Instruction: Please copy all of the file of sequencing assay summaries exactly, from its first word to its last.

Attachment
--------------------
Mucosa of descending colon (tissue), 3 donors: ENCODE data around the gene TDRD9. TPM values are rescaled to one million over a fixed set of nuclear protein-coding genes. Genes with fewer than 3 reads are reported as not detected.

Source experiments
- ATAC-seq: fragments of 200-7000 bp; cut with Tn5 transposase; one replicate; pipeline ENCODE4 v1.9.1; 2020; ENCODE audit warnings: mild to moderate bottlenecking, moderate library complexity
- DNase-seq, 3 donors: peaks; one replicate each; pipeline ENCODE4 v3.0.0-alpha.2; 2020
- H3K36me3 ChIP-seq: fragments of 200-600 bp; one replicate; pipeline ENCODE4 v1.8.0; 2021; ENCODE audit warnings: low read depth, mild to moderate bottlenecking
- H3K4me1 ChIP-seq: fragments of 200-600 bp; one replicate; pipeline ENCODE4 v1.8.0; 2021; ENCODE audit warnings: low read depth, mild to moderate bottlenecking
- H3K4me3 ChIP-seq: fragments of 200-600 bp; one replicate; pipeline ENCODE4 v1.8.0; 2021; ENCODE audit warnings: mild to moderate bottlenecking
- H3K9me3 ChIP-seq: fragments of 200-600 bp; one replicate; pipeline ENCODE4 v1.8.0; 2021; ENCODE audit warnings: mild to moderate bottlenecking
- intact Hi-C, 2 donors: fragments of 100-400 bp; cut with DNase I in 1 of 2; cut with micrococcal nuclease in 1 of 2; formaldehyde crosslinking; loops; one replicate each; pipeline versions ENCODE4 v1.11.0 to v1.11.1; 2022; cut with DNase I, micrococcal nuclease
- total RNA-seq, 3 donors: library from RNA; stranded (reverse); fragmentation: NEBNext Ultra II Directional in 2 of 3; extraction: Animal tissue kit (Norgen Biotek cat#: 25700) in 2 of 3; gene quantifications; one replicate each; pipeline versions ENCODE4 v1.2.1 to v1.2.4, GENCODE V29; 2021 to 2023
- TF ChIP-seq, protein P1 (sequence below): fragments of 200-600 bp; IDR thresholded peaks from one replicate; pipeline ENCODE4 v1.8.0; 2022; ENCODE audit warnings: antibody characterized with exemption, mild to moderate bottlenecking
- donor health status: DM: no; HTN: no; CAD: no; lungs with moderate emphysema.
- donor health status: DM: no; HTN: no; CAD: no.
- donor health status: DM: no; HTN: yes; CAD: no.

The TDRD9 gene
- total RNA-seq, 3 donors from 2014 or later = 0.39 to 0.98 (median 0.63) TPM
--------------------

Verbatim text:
Mucosa of descending colon (tissue), 3 donors: ENCODE data around the gene TDRD9. TPM values are rescaled to one million over a fixed set of nuclear protein-coding genes. Genes with fewer than 3 reads are reported as not detected.

Source experiments
- ATAC-seq: fragments of 200-7000 bp; cut with Tn5 transposase; one replicate; pipeline ENCODE4 v1.9.1; 2020; ENCODE audit warnings: mild to moderate bottlenecking, moderate library complexity
- DNase-seq, 3 donors: peaks; one replicate each; pipeline ENCODE4 v3.0.0-alpha.2; 2020
- H3K36me3 ChIP-seq: fragments of 200-600 bp; one replicate; pipeline ENCODE4 v1.8.0; 2021; ENCODE audit warnings: low read depth, mild to moderate bottlenecking
- H3K4me1 ChIP-seq: fragments of 200-600 bp; one replicate; pipeline ENCODE4 v1.8.0; 2021; ENCODE audit warnings: low read depth, mild to moderate bottlenecking
- H3K4me3 ChIP-seq: fragments of 200-600 bp; one replicate; pipeline ENCODE4 v1.8.0; 2021; ENCODE audit warnings: mild to moderate bottlenecking
- H3K9me3 ChIP-seq: fragments of 200-600 bp; one replicate; pipeline ENCODE4 v1.8.0; 2021; ENCODE audit warnings: mild to moderate bottlenecking
- intact Hi-C, 2 donors: fragments of 100-400 bp; cut with DNase I in 1 of 2; cut with micrococcal nuclease in 1 of 2; formaldehyde crosslinking; loops; one replicate each; pipeline versions ENCODE4 v1.11.0 to v1.11.1; 2022; cut with DNase I, micrococcal nuclease
- total RNA-seq, 3 donors: library from RNA; stranded (reverse); fragmentation: NEBNext Ultra II Directional in 2 of 3; extraction: Animal tissue kit (Norgen Biotek cat#: 25700) in 2 of 3; gene quantifications; one replicate each; pipeline versions ENCODE4 v1.2.1 to v1.2.4, GENCODE V29; 2021 to 2023
- TF ChIP-seq, protein P1 (sequence below): fragments of 200-600 bp; IDR thresholded peaks from one replicate; pipeline ENCODE4 v1.8.0; 2022; ENCODE audit warnings: antibody characterized with exemption, mild to moderate bottlenecking
- donor health status: DM: no; HTN: no; CAD: no; lungs with moderate emphysema.
- donor health status: DM: no; HTN: no; CAD: no.
- donor health status: DM: no; HTN: yes; CAD: no.

The TDRD9 gene
- total RNA-seq, 3 donors from 2014 or later = 0.39 to 0.98 (median 0.63) TPM